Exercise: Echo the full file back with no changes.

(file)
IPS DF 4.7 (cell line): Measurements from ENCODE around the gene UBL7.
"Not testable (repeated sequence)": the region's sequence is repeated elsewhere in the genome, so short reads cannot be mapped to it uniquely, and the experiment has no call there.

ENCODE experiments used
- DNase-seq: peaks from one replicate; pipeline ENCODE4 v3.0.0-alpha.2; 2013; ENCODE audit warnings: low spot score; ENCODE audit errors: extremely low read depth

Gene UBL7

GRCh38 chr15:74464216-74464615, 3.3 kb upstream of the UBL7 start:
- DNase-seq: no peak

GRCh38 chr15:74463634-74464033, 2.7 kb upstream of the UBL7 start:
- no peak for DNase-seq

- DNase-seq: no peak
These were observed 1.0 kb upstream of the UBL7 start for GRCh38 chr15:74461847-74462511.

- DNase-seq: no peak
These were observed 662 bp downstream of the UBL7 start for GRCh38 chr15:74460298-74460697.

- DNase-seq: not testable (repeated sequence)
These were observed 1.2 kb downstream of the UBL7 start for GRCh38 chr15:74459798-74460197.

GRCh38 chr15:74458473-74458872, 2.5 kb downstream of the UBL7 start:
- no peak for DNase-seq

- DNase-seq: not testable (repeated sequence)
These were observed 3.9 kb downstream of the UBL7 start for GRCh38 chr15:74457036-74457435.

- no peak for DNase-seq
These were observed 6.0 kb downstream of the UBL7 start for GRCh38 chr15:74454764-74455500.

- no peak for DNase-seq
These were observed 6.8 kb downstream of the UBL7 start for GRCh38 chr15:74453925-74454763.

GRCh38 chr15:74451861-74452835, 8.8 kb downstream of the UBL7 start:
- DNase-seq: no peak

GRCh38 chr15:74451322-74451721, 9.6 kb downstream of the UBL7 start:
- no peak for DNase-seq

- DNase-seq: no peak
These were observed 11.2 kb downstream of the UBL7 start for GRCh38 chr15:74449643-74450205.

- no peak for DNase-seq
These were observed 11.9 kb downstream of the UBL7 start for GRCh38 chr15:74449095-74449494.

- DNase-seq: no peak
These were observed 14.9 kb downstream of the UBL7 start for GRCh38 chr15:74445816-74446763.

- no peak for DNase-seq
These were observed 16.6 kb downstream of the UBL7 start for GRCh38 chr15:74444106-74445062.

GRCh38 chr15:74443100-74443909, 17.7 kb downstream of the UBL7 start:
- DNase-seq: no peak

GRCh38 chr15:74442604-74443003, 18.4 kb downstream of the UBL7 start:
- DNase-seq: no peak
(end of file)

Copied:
IPS DF 4.7 (cell line): Measurements from ENCODE around the gene UBL7.
"Not testable (repeated sequence)": the region's sequence is repeated elsewhere in the genome, so short reads cannot be mapped to it uniquely, and the experiment has no call there.

ENCODE experiments used
- DNase-seq: peaks from one replicate; pipeline ENCODE4 v3.0.0-alpha.2; 2013; ENCODE audit warnings: low spot score; ENCODE audit errors: extremely low read depth

Gene UBL7

GRCh38 chr15:74464216-74464615, 3.3 kb upstream of the UBL7 start:
- DNase-seq: no peak

GRCh38 chr15:74463634-74464033, 2.7 kb upstream of the UBL7 start:
- no peak for DNase-seq

- DNase-seq: no peak
These were observed 1.0 kb upstream of the UBL7 start for GRCh38 chr15:74461847-74462511.

- DNase-seq: no peak
These were observed 662 bp downstream of the UBL7 start for GRCh38 chr15:74460298-74460697.

- DNase-seq: not testable (repeated sequence)
These were observed 1.2 kb downstream of the UBL7 start for GRCh38 chr15:74459798-74460197.

GRCh38 chr15:74458473-74458872, 2.5 kb downstream of the UBL7 start:
- no peak for DNase-seq

- DNase-seq: not testable (repeated sequence)
These were observed 3.9 kb downstream of the UBL7 start for GRCh38 chr15:74457036-74457435.

- no peak for DNase-seq
These were observed 6.0 kb downstream of the UBL7 start for GRCh38 chr15:74454764-74455500.

- no peak for DNase-seq
These were observed 6.8 kb downstream of the UBL7 start for GRCh38 chr15:74453925-74454763.

GRCh38 chr15:74451861-74452835, 8.8 kb downstream of the UBL7 start:
- DNase-seq: no peak

GRCh38 chr15:74451322-74451721, 9.6 kb downstream of the UBL7 start:
- no peak for DNase-seq

- DNase-seq: no peak
These were observed 11.2 kb downstream of the UBL7 start for GRCh38 chr15:74449643-74450205.

- no peak for DNase-seq
These were observed 11.9 kb downstream of the UBL7 start for GRCh38 chr15:74449095-74449494.

- DNase-seq: no peak
These were observed 14.9 kb downstream of the UBL7 start for GRCh38 chr15:74445816-74446763.

- no peak for DNase-seq
These were observed 16.6 kb downstream of the UBL7 start for GRCh38 chr15:74444106-74445062.

GRCh38 chr15:74443100-74443909, 17.7 kb downstream of the UBL7 start:
- DNase-seq: no peak

GRCh38 chr15:74442604-74443003, 18.4 kb downstream of the UBL7 start:
- DNase-seq: no peak